By Gautham Nagesh
A top Commerce Department official on Thursday defended the Obama administration’s plan to relinquish U.S. oversight of the body that manages Internet domain names and addresses, pushing back against growing Republican opposition to the move.
The administration said last month that it planned to step back from supervising the Internet Corporation for Assigned Names and Numbers, which manages the system of domain names and addresses that serve as signposts on the Internet.
The Commerce Department, which oversees Icann’s contract to manage the domain-name system, plans to hand oversight of Icann to a new body composed of nonprofit groups, engineers and companies, an arrangement similar to the way other technical aspects of the Internet are managed.
Dueling views have emerged over the plan on Capitol Hill. Some Republicans have started to question the proposed transfer, saying the U.S. is uniquely suited to serve as a steward of the Internet’s plumbing.
Many Democrats support the administration’s plan, arguing that the Internet is global and should be managed by the international community.
Democrats say they are concerned that the matter is becoming politicized, potentially undermining the U.S. abroad in its campaign for Internet freedom.
U.S. credibility already has suffered following disclosures by former National Security Agency contractor Edward Snowden about American surveillance and other activities.
Assistant Secretary of Commerce Lawrence Strickling told a House Judiciary subcommittee Thursday that the administration’s plan didn’t amount to the U.S. “giving away the Internet.” He said nothing about the transfer of responsibility for Icann would change the way the Internet operates.
Mr. Strickling said it was crucial for the U.S. to back away from Icann to build international trust and cooperation in the management of the Internet.
“There is no one party—government or industry, including the U.S. government—that controls the Internet. The Internet is a decentralized network of networks,” he said.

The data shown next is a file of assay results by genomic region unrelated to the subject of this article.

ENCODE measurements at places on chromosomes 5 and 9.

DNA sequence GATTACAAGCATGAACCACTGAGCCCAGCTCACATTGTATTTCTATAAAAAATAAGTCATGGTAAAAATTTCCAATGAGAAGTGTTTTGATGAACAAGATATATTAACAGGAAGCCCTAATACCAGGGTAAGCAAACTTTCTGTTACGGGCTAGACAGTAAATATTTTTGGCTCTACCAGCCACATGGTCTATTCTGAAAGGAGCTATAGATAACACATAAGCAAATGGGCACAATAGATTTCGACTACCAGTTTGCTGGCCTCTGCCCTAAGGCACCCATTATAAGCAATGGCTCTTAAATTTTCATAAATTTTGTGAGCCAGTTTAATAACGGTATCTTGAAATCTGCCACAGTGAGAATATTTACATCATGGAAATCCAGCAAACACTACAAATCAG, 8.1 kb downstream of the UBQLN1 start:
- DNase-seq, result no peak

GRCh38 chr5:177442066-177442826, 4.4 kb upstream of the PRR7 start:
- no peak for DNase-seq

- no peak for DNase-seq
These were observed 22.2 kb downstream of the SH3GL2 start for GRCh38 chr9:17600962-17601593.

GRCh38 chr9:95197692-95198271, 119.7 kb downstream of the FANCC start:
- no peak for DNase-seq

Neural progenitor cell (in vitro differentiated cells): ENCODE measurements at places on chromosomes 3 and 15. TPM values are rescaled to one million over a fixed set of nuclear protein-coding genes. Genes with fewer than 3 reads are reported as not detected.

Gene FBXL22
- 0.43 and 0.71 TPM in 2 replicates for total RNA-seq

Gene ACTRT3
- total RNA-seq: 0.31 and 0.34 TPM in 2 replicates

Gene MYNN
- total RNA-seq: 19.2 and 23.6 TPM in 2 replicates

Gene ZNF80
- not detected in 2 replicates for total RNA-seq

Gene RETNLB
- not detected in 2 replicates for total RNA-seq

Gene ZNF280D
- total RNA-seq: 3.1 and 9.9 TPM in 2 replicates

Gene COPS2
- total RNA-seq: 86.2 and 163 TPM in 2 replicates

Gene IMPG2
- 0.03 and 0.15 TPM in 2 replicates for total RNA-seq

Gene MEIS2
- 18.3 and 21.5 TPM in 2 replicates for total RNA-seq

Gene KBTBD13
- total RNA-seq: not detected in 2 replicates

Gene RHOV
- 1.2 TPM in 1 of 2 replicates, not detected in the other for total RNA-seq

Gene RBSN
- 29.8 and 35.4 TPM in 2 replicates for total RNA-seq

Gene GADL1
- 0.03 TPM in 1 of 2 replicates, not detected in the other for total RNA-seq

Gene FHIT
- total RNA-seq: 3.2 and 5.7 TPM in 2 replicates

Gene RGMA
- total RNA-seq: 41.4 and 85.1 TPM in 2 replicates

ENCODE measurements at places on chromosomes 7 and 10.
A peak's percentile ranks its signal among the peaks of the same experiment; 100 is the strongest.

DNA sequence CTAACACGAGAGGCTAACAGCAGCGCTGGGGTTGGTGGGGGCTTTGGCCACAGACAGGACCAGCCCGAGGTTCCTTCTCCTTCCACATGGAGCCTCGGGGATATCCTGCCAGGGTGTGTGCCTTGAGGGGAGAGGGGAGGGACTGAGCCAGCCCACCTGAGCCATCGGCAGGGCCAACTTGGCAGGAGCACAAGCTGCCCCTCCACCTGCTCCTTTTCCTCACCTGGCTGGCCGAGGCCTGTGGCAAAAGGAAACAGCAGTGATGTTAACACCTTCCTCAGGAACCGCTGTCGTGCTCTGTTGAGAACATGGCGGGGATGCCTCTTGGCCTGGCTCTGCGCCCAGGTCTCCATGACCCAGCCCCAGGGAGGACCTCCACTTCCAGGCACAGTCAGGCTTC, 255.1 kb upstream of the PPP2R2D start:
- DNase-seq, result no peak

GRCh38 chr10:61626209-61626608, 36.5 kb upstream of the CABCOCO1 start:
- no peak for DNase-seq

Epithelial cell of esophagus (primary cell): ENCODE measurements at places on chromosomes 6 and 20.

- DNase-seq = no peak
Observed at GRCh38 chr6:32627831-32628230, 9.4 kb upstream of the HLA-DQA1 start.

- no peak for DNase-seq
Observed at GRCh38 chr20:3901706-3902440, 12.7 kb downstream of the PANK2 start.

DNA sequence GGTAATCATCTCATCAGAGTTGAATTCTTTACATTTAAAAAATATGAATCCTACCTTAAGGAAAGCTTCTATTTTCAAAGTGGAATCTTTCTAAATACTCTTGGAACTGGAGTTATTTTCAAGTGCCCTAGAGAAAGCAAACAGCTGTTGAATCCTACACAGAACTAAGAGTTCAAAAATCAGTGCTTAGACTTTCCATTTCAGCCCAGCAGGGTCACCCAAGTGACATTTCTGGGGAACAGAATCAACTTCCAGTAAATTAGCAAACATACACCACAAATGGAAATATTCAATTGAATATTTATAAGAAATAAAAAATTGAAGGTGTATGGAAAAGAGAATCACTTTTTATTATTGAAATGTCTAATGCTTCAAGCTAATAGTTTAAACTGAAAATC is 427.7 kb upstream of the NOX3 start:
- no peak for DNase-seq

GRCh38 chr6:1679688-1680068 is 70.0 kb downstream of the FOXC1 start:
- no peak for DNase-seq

Congressional Republicans opposed to the transfer say it eventually could lead to censorship, and give the United Nations or repressive governments more control over the Internet’ architecture.
Several Republican lawmakers are backing a bill that would require an independent review by the Government Accountability Office before the transfer could be completed. In a party-line vote, a House Energy and Commerce subcommittee approved the bill on Thursday, sending it to the full committee.
“We also have no intention of letting the Obama administration cede oversight of the fundamental foundation of the Internet—address and naming authority—without the due diligence to ensure that these functions couldn’t be co-opted by foreign entities that don’t share our values,” subcommittee Chairman Greg Walden (R., Ore.) said in his opening statement.
Democrats say opponents of the transition are ignoring assurances from the Commerce Department and Icann that they won’t accept an oversight structure that includes governmental or U.N. control.
Rep. John Dingell (D., Mich.) accused his Republican colleagues of making a “tempest in a teapot.”
A spokeswoman for the Commerce Department’s National Telecommunications and Information Administration voiced opposition to the legislation, citing support from companies and human-rights groups for Icann’s transfer.
“The bill sends the wrong signal to the global Internet community about the U.S.’s continued support for the global multistakeholder Internet governance model,” she said.
While concern about the transfer has spread, it still appears confined to lawmakers who deal frequently with Internet and technology issues.
Few members attended the Judiciary subcommittee’s hearing on the proposed transfer. Among those who did, Judiciary Committee Chairman Bob Goodlatte (R., Va.) accused the administration of trying to shut down debate on a move that could determine the future of the Internet.